Public speaking is the #1 greatest fear that plagues Americans. We, on the whole, fear public speaking more than we fear heights, bugs and snakes, needles, and even drowning. People are so terrified at the prospect of being forced to stand in front of a crowd and have their voice heard that some people actively fear it more than they fear death. Whether it be at school, work, or church, there is something universally terrifying about speaking in front of other people.
So how do I do it? How do I get up in front of people and motivate them? What is it that I do so differently than someone getting up to speak at a town council meeting that makes people want to listen? How do I make them not only want to listen but react to what I’m saying?
Believe it or not, I didn’t just roll out of bed one day and become a motivational speaker. Just like everything else in life, it’s something you have to work at. You have to have confidence in yourself and project that confidence into what you’re saying. If you’re worried about the next time you need to stand up and speak, take a look at some of the tips I live by when it comes to public speaking.
- Listen. Listen to the people around you. REALLY listen. If you don’t allow yourself to be receptive to the ideas of others, how can you expect anyone to listen to yours? Gain a general sense of how people speak to one another and how receptive they are to how they’re being spoken to. People can sense how responsive you are to what they’re saying, and the less receptive you are, the less likely they’ll be to listen.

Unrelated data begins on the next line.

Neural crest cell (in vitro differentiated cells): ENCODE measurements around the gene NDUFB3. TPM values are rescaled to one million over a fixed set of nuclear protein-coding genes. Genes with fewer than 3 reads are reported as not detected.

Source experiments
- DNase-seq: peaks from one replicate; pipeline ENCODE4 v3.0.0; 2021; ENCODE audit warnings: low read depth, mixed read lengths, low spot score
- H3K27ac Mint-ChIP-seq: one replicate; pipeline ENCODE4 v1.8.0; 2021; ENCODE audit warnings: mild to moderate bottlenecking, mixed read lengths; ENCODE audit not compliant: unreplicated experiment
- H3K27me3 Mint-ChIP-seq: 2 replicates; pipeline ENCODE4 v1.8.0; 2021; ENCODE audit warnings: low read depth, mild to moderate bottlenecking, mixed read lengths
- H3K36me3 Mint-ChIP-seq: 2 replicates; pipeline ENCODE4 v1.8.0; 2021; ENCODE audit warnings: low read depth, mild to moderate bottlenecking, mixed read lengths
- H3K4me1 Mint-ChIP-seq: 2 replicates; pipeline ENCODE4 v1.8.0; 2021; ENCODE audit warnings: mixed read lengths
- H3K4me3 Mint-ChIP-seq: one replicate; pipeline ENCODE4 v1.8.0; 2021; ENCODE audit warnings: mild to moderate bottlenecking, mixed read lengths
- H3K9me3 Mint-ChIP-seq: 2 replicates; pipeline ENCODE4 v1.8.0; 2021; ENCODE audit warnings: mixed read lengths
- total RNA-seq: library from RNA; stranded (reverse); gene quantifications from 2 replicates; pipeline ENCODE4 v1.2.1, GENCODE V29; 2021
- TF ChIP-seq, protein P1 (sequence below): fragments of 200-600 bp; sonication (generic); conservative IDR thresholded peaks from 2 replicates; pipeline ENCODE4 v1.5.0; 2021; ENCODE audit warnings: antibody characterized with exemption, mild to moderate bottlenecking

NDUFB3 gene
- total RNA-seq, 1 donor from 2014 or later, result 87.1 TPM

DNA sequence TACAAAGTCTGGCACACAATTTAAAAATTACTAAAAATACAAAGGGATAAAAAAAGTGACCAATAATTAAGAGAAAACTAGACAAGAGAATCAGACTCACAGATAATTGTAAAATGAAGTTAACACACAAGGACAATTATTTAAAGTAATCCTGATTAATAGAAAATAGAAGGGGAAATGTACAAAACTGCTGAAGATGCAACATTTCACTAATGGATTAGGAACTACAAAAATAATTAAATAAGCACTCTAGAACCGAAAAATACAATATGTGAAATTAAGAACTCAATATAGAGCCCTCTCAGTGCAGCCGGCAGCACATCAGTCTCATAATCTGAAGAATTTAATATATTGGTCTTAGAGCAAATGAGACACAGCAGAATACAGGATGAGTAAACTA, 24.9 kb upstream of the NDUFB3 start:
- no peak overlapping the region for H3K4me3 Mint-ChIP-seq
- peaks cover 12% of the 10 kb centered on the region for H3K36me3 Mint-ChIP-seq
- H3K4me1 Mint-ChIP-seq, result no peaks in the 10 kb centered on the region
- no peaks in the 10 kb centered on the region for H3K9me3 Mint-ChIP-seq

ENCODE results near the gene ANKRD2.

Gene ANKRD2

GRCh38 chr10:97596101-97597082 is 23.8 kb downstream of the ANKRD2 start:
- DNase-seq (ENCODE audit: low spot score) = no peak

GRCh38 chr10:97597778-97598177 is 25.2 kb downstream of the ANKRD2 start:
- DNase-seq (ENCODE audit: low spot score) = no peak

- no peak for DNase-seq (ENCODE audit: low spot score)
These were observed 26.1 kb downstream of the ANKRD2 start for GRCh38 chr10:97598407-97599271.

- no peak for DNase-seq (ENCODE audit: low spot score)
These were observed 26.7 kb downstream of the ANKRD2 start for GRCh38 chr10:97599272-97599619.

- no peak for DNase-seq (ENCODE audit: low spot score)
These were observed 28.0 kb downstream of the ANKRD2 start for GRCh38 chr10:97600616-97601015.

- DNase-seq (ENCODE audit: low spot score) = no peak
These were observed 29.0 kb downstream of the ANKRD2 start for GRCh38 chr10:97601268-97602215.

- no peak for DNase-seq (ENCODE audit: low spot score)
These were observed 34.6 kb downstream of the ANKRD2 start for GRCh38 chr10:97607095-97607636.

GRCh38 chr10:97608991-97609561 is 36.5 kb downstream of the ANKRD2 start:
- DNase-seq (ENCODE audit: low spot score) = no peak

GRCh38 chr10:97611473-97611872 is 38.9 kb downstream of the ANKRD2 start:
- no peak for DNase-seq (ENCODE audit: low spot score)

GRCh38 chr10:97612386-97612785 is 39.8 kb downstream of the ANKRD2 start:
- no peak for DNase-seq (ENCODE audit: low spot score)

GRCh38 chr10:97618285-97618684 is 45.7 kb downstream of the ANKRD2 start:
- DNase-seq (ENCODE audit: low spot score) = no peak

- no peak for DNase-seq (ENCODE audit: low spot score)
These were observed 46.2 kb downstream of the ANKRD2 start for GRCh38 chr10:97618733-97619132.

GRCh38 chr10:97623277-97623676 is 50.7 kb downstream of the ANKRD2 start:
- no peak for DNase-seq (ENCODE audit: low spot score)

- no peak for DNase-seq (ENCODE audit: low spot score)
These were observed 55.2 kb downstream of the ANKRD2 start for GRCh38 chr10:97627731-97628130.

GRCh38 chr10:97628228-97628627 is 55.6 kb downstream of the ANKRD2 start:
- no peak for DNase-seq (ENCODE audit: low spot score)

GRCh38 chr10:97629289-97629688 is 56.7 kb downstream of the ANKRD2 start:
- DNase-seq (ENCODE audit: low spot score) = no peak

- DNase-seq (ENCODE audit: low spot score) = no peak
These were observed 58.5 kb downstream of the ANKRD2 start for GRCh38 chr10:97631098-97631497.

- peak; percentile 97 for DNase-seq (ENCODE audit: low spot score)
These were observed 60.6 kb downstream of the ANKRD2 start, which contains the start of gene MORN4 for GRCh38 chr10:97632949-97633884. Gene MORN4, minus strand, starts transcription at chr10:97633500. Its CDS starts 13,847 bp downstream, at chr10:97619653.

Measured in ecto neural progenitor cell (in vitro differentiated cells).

- Don’t speak to every audience the same. People in New York will likely respond differently than people in Texas or London, the same way that scientists will respond differently than fine
artists. Learn about your audience and tailor your presentation to engage with their energy level or demographic.
- Know your audience. If you’re giving a speech about the benefits of underwater welding to a group of Midwestern farmers, your speech — no matter how dazzling — will likely fall on deaf ears. Make sure that what you’re saying is important to the people who will be listening, or it’s unlikely that what you’re saying will engage them at all.
- Connect with your audience. Why should the people who gathered to hear you speak care about what you have to say? How will they benefit from listening? Can you speak to a pain or problem that they have? Will your words leave a lasting impact?
- Dress for success. If you’re getting up in front of a crowd of people to speak, don’t dress like you’re eating breakfast on Saturday morning. Instead, dress in your Sunday best. Dressing up shows the audience that you respect them — and yourself — enough to dress up for the occasion.
- Show gratitude. If you have success as a speaker, you owe everything to the people who chose to come and listen to you speak. Each time you speak, remember to thank the host, thank the production crew, and thank the audience for devoting their time to come listen to you.
Be yourself. In order to give an authentic speech that your audience will receive well, you can’t go out on stage with a façade or a false persona to deliver your message. Authenticity is key when speaking passionately about anything; if your presentation is inauthentic, the audience will know.
- End on a high note. The two parts of any presentation that people remember most are how it began and how it concluded. You want to start your presentation strong, but you also want it to finish strong. Save yourself a particularly impactful statement or anecdote to close your presentation with a bang.
Speaking comes from within. If you want people to hear what you have to say, you need to believe that what you’re saying is worth hearing. Find something that makes you feel not only passionate, but passionate enough that you can compel others to feel that same enthusiasm. It’s not only about having something to say, but having someone who is willing to listen.